drinking 12 beers and driving?? a fucking accident??? are you fucking kidding me. that's like saying that shooting at a choir is an accident because you didn't know if it was going to kill someone.

now sabus crimes.. what was the end result? some people needed to do a bit more of work they were hired to do anyways.

Re:We need to make an example of him. (0)

Anonymous Coward | about 10 months ago | (#45941355)

Wow, just wow. You're such a complete idiot.

Re:We need to make an example of him. (-1)

Anonymous Coward | about 10 months ago | (#45941301)

...but when a politician causes harm on a large scale ... well ... no problem!

Fuck your justice system, it doesn't work.

Re:We need to make an example of him. (0)

Anonymous Coward | about 10 months ago | (#45941587)

It is STILL virtual harm!

There is a HUUUUGE difference between killing people and pissing off some companies sysadmins trying to fix some servers. At least they are still alive, unless a silly DDoS burned down the damn mainframe and them with it!

If they had attacked hospital systems, you'd maybe have a point, but even they weren't that shitty, they had access to some NHS stuff and told them about it instead of doing anything. (apparently)

Re:We need to make an example of him. (1)

jellomizer (103300) | about 10 months ago | (#45941745)

Well lets look at an other way.

Person who does malicious (It is wrong, they knew it was wrong, that choose to do the wrong) attacks, brings harm to society, and if they get off too easy they will just keep doing it again.

Person who is negligent (It was wrong, they didn't really think about), brings harm to society, however often they will learn their lesson with a smaller punishment, and be more productive in the future.

Re:We need to make an example of him. (1)

isorox (205688) | about 10 months ago | (#45939853)

Meanwhile getting drunk, driving a car and actually killing 4 people doing that gets no jail time at all [huffingtonpost.com] . US law needs justice like a fish needs a bycicle.

This goes with pretty much every other aspect of life in america, I don't see why you're shocked.

Re:We need to make an example of him. (1)

Sarten-X (1102295) | about 10 months ago | (#45939871)

Yes... what a shame it is that we choose not to condemn our children for their mistakes, but rather sentence them to probation for a decade instead.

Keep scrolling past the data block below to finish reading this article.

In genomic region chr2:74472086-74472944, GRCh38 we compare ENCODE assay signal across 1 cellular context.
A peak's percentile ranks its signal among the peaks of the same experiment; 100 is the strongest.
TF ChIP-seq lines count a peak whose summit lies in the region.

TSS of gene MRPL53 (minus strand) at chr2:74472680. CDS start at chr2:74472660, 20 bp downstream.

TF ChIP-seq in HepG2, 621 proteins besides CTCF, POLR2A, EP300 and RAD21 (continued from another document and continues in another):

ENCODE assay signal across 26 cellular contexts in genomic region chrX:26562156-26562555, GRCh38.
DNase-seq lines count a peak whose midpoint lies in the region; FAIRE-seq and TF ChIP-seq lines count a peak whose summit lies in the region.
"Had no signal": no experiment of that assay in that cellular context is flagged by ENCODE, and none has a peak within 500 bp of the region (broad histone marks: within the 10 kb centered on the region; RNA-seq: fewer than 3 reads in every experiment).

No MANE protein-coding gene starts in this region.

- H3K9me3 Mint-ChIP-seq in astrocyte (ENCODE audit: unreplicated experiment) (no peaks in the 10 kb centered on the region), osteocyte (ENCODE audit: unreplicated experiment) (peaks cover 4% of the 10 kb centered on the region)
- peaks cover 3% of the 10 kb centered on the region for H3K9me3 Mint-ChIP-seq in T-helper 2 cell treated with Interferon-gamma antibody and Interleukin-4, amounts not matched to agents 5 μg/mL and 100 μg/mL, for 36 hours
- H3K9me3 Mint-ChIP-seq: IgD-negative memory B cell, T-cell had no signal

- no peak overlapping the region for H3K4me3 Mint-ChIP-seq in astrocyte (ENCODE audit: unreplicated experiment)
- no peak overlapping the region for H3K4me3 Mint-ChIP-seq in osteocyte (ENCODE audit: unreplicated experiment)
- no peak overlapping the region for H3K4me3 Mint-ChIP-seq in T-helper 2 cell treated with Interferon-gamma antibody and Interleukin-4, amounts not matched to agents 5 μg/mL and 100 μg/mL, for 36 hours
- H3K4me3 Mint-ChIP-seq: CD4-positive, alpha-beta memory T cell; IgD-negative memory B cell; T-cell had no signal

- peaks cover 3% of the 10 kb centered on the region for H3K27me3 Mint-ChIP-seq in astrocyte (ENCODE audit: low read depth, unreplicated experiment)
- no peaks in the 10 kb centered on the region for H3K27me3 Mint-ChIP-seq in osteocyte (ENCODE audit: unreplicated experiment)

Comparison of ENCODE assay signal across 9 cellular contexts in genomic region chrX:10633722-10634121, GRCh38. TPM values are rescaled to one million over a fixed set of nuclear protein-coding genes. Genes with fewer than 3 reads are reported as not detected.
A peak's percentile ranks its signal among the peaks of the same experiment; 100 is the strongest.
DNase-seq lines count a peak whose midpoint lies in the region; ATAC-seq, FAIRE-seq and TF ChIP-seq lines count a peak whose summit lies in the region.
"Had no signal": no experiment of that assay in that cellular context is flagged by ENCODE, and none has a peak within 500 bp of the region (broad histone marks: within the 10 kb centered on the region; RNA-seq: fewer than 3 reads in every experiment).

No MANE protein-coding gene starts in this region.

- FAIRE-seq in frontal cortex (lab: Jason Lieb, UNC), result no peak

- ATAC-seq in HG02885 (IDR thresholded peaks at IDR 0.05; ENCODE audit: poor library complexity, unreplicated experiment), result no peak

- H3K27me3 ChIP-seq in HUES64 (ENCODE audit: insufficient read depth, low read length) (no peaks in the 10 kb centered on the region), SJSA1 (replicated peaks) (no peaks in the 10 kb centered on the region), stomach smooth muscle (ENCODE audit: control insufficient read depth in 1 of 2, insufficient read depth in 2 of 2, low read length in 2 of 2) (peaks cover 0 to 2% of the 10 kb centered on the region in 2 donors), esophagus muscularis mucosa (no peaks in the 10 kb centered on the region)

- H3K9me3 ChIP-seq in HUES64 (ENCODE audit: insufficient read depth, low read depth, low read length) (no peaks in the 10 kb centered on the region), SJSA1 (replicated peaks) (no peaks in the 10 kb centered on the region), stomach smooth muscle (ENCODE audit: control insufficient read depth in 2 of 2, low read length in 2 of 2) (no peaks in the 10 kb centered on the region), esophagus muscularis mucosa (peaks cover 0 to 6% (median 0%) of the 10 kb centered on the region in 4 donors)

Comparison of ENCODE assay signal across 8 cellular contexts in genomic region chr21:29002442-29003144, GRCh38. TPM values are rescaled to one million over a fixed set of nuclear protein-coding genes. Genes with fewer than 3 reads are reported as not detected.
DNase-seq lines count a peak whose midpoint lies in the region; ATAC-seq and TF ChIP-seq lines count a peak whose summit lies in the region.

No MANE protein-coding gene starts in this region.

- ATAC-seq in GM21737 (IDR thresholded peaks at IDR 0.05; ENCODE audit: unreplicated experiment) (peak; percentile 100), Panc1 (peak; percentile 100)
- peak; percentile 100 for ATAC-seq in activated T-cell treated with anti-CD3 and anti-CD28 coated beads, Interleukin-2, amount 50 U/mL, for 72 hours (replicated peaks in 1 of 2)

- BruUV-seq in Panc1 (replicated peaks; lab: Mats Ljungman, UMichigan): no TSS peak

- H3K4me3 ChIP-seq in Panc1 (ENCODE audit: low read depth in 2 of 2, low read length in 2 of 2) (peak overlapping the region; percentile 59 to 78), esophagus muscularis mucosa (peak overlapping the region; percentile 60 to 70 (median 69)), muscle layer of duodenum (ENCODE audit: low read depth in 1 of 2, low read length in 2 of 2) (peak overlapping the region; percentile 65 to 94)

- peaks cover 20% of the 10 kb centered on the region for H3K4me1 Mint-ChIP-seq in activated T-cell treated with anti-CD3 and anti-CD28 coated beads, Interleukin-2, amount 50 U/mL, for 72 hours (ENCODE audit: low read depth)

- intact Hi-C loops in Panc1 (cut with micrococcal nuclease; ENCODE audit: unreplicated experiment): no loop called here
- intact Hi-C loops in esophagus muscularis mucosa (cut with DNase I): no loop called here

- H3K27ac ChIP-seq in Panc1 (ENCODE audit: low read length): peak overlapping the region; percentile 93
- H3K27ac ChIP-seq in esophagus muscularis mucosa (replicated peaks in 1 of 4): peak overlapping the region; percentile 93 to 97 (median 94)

Re:We need to make an example of him. (0)

Anonymous Coward | about 10 months ago | (#45940085)

Yes... what a shame it is that we choose not to condemn our children for their mistakes, but rather sentence them to probation for a decade instead.

Sorry, but "affluenza" as a defense screams of complete bullshit and expensive lawyers to me.

Waaa, I'm rich and coddled and don't know right from wrong so I can't be held accountable for my actions.

Unless there's a corresponding "poorfluenza" defense, it's just a rich get getting off without any real consequences, using a made up medical condition, which a poor kid in the same situation would never get.

That you've never been held accountable for your actions and learned that they have consequences doesn't excuse you from the law.

Because a poor black kid who hasn't grown up with the benefit of a good education and rich parents will in no way be given any concession for the fact that they couldn't possibly know better.

This is rich kids getting a different look at justice than everybody else.

Re:We need to make an example of him. (1)

Sarten-X (1102295) | about 10 months ago | (#45940245)

A high school student I know got drunk, drove, and killed a fellow student when he decided that a living room would make a good parking spot. His public defender worked him to a five-year probation sentence and a few hundred hours of community service, as I recall.

"Affluenza" is indeed a problem, but despite the claims of the grieving father, I don't see it being a major factor in this case. Penalties for juveniles are lighter out of mercy, regardless of socioeconomic status. Where this kid's family may have helped is in convincing the judge that a trip to a rehab center (on their half-million-dollar dime) is better for society than a trip to jail.